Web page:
Furthermore, many automated eye-related disease screening and analysis medical devices have also been successfully applied in clinical practice as the hardware instrumentation and measurement tools, which can be combined with AI algorithms [8]. Besides OCT, ophthalmic diagnostics devices can be subdivided into refractors, corneal topography systems (machines), retinal ultrasound systems, tonometer, etc. [9]. For instance, vision screening can be performed by using photoscreeners and autorefractors—the former enables us to identify the risk for developing amblyopia, such as media opacity, ocular alignment and ptosis, and the latter can detect risk factors and the eye conditions that may cause decreased vision and amblyopia [10]. Hence, with the aid of the precise medical devices and automated instruments, AI could reduce the traditional inefficiency or barriers and increase efficacy and safety for ophthalmology once fully implemented, in conjunction with conventional diagnostic and therapeutic methods and protocols.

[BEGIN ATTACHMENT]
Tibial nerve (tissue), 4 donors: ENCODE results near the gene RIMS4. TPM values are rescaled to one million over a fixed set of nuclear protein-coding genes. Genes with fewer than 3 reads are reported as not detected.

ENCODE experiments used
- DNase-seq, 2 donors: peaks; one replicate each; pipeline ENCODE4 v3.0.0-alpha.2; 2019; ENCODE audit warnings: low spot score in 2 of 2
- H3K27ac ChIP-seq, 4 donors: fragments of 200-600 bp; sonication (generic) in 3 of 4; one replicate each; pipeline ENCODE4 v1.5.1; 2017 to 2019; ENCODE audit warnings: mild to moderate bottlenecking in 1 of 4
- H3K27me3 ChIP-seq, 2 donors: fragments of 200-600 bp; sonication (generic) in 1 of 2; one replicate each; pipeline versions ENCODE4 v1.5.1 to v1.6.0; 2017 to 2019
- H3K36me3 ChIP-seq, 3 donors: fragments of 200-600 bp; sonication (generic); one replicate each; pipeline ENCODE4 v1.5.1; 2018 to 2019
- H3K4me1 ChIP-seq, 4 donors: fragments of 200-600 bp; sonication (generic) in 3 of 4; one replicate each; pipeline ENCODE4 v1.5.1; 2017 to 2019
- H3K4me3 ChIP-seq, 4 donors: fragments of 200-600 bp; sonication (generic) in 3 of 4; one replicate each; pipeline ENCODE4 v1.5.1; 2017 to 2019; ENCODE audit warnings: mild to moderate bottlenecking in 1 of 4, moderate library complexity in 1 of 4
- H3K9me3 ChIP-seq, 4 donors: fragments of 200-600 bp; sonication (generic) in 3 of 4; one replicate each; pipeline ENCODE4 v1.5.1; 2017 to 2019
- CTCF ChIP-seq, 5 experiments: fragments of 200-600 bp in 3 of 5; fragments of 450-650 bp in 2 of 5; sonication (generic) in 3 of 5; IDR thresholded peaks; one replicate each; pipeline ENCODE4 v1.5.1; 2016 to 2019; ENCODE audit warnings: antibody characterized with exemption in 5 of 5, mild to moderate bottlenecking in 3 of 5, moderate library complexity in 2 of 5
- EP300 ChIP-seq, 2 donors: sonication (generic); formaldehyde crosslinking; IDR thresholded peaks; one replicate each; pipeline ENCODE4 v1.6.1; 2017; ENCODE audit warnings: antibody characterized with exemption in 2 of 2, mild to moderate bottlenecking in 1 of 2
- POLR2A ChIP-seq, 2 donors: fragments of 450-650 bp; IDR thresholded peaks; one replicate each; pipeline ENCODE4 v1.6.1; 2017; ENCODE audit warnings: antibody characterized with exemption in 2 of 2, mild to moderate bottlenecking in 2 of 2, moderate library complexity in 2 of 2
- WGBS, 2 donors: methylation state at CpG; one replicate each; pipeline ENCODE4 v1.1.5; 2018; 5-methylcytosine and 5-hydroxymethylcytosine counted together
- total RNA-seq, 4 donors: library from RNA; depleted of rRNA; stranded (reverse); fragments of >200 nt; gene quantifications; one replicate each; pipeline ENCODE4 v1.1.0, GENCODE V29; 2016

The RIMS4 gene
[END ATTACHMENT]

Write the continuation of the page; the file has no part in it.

The aims of the Special Issue are to highlight the above-mentioned trends in the field by exploring recent developments, applications, and research reviews ( AI methods, such as machine learning and deep learning, have shown feasibility for screening, detecting, diagnosing, and monitoring common eye diseases, not only in diverse clinical practice, but also in basic ophthalmology research. With a total of 11 research articles, the Special Issue comprises studies of eye diseases on anterior segments of the ocular structure, such as the cornea, and posterior segments, such as the retina.
Among these studies, Sánchez-Morales et al. presented a K-nearest neighbor (K-NN) algorithm-based ensemble model that can improve the capabilities of diagnosing glaucoma [11]. The authors demonstrated a novel soft voting method that integrates the probability of class membership gained by three different machine learning models, where the proposed ensemble model was able to enhance the capability of diagnosis.
For the early detection of corneal ulcers, Alquran et al. suggested a support vector machine (SVM) method for classifying corneal images to automatically extract features for discriminating ulcers from a general grading perspective [12]. Consequently, they achieved more than 90% accuracy based on a public dataset, where colored features were extracted from three color spaces, namely, red-green-blue (RGB), luminance chroma-blue chroma-red (YCbCr), and hue-saturation-value (HSV).